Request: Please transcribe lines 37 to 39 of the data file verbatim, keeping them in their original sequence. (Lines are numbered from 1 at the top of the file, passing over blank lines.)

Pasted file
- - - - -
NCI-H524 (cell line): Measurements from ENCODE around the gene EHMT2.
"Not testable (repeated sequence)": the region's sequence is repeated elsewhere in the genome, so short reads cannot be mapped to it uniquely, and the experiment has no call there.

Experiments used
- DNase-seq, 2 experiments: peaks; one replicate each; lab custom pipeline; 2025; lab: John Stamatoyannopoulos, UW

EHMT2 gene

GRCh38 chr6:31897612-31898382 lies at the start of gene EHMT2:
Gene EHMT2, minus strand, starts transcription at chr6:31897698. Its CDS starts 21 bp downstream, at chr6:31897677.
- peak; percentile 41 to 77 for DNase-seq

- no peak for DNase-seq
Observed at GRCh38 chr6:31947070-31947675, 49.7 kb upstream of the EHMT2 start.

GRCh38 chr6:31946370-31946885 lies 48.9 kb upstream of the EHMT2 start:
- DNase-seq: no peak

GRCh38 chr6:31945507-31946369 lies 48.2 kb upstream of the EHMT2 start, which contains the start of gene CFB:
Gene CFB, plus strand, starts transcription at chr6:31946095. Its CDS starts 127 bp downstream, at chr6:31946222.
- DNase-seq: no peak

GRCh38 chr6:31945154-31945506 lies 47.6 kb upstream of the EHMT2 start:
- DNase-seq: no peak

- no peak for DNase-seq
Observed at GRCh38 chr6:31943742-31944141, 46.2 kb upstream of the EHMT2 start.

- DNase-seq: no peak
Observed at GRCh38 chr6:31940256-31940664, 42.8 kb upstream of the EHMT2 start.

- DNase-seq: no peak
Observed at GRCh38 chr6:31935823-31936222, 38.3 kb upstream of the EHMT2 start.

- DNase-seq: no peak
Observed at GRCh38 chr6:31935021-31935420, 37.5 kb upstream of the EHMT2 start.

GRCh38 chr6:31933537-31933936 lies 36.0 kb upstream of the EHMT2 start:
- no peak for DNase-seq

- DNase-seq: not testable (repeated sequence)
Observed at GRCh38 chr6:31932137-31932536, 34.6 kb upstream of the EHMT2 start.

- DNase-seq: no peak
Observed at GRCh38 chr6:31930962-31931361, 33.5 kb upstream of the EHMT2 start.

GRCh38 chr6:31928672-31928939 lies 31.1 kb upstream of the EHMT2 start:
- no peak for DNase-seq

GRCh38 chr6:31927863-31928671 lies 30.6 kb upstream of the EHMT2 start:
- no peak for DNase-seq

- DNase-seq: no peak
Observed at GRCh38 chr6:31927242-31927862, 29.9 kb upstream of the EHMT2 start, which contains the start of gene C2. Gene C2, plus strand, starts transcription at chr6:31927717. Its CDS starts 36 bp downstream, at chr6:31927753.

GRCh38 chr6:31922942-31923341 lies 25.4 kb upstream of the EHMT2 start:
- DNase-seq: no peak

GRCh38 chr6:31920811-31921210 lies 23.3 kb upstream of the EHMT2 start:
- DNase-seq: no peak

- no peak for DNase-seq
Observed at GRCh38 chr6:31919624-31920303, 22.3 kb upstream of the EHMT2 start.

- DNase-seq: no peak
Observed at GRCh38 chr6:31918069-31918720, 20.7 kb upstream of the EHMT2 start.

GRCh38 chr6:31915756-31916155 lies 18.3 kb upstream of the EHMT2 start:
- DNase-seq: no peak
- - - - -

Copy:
Observed at GRCh38 chr6:31927242-31927862, 29.9 kb upstream of the EHMT2 start, which contains the start of gene C2. Gene C2, plus strand, starts transcription at chr6:31927717. Its CDS starts 36 bp downstream, at chr6:31927753.

GRCh38 chr6:31922942-31923341 lies 25.4 kb upstream of the EHMT2 start:
- DNase-seq: no peak